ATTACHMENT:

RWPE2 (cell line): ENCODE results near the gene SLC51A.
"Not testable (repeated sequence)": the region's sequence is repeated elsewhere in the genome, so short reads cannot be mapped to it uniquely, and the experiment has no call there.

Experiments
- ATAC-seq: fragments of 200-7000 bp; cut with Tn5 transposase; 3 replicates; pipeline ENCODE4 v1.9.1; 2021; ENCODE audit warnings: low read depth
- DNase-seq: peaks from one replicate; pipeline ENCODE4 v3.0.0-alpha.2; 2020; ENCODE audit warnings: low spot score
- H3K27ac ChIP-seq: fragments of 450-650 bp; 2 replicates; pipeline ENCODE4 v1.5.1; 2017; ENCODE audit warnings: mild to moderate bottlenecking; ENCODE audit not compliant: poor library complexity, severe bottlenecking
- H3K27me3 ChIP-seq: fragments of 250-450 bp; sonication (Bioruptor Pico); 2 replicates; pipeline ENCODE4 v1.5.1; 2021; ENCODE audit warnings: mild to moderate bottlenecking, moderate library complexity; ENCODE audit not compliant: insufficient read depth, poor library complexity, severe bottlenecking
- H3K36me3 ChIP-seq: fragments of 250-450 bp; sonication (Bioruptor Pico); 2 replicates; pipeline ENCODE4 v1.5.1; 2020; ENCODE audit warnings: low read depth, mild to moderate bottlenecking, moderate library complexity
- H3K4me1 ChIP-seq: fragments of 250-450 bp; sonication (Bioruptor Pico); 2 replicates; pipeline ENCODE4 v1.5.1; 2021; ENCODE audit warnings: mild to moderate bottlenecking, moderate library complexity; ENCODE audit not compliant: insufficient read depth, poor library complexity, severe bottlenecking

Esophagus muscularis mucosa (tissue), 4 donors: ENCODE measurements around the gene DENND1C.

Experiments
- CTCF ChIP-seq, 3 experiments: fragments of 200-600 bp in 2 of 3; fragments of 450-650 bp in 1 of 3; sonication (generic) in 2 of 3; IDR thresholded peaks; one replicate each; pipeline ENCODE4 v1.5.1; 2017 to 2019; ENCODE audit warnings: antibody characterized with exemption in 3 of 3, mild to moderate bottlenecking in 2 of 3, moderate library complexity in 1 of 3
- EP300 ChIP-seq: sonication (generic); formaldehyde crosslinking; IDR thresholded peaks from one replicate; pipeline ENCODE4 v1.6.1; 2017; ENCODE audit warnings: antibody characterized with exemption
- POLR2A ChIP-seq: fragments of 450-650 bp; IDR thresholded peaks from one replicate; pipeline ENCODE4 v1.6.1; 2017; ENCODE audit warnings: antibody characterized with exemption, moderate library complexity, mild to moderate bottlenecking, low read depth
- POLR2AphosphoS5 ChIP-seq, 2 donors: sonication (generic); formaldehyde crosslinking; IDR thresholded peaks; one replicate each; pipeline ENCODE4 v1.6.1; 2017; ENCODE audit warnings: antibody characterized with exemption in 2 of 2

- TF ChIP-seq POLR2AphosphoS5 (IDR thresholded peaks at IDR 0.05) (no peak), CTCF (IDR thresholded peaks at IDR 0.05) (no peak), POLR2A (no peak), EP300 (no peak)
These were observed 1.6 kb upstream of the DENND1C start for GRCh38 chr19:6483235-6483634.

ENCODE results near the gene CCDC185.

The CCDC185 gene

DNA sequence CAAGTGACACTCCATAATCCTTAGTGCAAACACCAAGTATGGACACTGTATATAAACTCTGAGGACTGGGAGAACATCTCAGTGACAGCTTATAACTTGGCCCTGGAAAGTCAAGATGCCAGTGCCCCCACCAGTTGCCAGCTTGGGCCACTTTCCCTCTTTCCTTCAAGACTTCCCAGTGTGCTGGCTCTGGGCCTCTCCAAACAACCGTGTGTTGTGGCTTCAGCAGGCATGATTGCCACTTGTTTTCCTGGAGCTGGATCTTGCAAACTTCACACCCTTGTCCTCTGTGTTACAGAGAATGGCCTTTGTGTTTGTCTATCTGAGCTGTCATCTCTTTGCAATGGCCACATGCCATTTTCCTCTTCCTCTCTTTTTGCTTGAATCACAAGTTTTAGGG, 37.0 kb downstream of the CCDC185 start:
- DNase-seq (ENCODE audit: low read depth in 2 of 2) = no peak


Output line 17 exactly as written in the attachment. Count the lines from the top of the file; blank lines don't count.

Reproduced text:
These were observed 1.6 kb upstream of the DENND1C start for GRCh38 chr19:6483235-6483634.